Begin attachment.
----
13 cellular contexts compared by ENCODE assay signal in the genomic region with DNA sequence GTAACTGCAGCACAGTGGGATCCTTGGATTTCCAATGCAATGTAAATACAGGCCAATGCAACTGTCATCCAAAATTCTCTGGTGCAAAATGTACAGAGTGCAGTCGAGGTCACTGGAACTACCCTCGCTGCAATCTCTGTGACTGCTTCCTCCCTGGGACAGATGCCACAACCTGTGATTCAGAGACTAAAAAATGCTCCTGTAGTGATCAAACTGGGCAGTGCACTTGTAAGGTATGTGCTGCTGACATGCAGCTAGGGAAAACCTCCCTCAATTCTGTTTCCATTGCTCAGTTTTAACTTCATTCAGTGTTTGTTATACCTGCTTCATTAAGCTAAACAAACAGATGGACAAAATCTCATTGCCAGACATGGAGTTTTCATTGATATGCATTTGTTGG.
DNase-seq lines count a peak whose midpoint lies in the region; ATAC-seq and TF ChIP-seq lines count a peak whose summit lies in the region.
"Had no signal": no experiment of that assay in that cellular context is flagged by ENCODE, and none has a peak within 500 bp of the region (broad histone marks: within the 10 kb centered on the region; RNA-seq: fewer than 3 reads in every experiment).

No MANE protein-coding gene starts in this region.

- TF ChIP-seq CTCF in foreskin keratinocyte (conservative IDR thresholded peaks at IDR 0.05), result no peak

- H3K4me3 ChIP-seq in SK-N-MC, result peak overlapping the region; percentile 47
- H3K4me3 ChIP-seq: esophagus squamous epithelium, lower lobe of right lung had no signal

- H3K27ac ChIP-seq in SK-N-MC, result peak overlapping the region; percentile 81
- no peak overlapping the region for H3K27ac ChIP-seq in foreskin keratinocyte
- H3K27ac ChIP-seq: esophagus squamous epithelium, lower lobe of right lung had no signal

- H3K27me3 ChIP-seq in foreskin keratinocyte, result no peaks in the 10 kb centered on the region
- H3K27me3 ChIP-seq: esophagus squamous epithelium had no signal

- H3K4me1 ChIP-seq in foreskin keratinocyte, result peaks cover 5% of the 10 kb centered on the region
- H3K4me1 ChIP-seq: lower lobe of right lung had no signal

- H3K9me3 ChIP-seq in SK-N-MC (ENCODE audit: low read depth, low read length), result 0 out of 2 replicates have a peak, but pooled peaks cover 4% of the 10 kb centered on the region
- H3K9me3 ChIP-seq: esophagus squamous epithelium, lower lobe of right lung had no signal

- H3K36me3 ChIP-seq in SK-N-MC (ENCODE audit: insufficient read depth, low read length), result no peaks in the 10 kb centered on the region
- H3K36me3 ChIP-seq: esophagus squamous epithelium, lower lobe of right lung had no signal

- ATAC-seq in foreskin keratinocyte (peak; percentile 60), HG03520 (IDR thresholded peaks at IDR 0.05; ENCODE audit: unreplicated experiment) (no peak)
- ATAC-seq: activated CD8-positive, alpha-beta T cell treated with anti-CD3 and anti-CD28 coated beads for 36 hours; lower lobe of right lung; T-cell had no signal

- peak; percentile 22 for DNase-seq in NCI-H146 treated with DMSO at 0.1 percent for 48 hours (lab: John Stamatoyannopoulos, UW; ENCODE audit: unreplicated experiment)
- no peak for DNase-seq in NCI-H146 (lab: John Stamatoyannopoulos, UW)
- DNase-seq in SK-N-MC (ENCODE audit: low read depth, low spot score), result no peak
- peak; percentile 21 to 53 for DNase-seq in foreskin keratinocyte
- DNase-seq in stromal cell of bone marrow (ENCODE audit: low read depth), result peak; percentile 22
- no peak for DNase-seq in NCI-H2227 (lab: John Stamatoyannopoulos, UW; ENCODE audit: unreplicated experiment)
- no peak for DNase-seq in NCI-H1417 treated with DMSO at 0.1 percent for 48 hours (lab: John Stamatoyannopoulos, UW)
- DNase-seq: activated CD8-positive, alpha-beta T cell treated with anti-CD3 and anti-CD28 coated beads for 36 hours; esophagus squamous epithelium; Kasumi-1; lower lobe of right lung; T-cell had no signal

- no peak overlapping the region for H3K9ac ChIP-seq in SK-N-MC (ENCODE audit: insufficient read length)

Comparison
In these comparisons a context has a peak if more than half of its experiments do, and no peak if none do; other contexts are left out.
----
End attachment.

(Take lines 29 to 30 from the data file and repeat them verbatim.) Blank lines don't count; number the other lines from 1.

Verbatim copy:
- no peak overlapping the region for H3K9ac ChIP-seq in SK-N-MC (ENCODE audit: insufficient read length)

Comparison